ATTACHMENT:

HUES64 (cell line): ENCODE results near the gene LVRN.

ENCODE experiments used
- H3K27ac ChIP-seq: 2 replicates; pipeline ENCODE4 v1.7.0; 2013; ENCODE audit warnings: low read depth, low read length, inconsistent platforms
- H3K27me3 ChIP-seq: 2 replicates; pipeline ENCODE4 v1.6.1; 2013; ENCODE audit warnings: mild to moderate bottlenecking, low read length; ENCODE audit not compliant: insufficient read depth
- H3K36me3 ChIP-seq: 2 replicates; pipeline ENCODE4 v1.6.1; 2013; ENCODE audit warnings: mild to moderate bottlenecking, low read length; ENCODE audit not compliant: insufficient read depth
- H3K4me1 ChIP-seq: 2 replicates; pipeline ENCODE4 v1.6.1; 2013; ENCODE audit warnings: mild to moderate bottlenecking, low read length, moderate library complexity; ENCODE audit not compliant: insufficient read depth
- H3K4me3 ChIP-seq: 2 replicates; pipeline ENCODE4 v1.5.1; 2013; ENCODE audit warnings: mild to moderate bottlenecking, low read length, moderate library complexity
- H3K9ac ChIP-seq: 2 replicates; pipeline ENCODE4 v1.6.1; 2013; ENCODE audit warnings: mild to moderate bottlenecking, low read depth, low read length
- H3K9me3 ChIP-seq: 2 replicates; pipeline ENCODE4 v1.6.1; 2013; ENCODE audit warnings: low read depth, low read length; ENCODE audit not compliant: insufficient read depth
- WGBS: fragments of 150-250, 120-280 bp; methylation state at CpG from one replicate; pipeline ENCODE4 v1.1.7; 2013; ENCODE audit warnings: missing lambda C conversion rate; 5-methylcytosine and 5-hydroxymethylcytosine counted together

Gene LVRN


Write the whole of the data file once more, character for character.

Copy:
HUES64 (cell line): ENCODE results near the gene LVRN.

ENCODE experiments used
- H3K27ac ChIP-seq: 2 replicates; pipeline ENCODE4 v1.7.0; 2013; ENCODE audit warnings: low read depth, low read length, inconsistent platforms
- H3K27me3 ChIP-seq: 2 replicates; pipeline ENCODE4 v1.6.1; 2013; ENCODE audit warnings: mild to moderate bottlenecking, low read length; ENCODE audit not compliant: insufficient read depth
- H3K36me3 ChIP-seq: 2 replicates; pipeline ENCODE4 v1.6.1; 2013; ENCODE audit warnings: mild to moderate bottlenecking, low read length; ENCODE audit not compliant: insufficient read depth
- H3K4me1 ChIP-seq: 2 replicates; pipeline ENCODE4 v1.6.1; 2013; ENCODE audit warnings: mild to moderate bottlenecking, low read length, moderate library complexity; ENCODE audit not compliant: insufficient read depth
- H3K4me3 ChIP-seq: 2 replicates; pipeline ENCODE4 v1.5.1; 2013; ENCODE audit warnings: mild to moderate bottlenecking, low read length, moderate library complexity
- H3K9ac ChIP-seq: 2 replicates; pipeline ENCODE4 v1.6.1; 2013; ENCODE audit warnings: mild to moderate bottlenecking, low read depth, low read length
- H3K9me3 ChIP-seq: 2 replicates; pipeline ENCODE4 v1.6.1; 2013; ENCODE audit warnings: low read depth, low read length; ENCODE audit not compliant: insufficient read depth
- WGBS: fragments of 150-250, 120-280 bp; methylation state at CpG from one replicate; pipeline ENCODE4 v1.1.7; 2013; ENCODE audit warnings: missing lambda C conversion rate; 5-methylcytosine and 5-hydroxymethylcytosine counted together

Gene LVRN